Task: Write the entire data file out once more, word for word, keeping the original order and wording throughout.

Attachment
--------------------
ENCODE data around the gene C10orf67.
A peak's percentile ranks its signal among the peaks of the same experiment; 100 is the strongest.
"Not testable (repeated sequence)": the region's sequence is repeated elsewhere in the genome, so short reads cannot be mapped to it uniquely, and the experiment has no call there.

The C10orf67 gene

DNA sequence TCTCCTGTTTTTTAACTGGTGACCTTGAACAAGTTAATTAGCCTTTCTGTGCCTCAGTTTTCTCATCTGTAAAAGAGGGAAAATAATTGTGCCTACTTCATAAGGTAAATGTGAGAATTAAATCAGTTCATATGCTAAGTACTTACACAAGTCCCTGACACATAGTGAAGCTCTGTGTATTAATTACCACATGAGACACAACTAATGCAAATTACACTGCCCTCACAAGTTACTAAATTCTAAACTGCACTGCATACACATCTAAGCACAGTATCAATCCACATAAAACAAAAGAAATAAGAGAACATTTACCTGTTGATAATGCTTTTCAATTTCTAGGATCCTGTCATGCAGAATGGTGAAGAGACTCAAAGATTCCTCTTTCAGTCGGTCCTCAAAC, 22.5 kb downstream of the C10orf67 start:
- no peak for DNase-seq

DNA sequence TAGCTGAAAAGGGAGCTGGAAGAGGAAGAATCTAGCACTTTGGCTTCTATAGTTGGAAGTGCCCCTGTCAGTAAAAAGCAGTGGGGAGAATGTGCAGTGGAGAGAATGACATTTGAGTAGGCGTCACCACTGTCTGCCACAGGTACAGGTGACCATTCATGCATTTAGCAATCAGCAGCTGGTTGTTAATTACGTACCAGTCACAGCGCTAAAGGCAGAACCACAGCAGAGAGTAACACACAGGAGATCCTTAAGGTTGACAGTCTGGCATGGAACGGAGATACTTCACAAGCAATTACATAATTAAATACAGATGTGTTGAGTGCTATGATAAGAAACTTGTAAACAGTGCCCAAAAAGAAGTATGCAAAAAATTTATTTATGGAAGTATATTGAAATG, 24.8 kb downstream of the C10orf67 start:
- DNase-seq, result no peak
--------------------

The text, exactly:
ENCODE data around the gene C10orf67.
A peak's percentile ranks its signal among the peaks of the same experiment; 100 is the strongest.
"Not testable (repeated sequence)": the region's sequence is repeated elsewhere in the genome, so short reads cannot be mapped to it uniquely, and the experiment has no call there.

The C10orf67 gene

DNA sequence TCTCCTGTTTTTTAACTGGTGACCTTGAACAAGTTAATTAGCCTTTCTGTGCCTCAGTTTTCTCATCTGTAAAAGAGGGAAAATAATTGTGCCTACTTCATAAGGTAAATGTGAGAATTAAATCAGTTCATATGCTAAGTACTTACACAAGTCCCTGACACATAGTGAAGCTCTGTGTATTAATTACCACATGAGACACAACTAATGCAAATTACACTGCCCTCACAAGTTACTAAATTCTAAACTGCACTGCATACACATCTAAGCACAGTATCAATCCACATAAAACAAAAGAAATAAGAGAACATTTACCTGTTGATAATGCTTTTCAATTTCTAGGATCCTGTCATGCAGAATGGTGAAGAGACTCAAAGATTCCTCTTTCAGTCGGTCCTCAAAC, 22.5 kb downstream of the C10orf67 start:
- no peak for DNase-seq

DNA sequence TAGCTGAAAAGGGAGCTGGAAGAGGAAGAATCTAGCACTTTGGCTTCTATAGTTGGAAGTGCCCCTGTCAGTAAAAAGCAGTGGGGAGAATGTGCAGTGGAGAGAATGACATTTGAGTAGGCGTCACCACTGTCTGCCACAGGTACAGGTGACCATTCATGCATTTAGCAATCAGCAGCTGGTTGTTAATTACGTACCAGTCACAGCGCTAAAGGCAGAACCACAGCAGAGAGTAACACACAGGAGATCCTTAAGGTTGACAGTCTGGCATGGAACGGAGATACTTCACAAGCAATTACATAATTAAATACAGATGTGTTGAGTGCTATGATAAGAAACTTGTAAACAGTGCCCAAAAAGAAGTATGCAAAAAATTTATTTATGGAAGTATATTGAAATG, 24.8 kb downstream of the C10orf67 start:
- DNase-seq, result no peak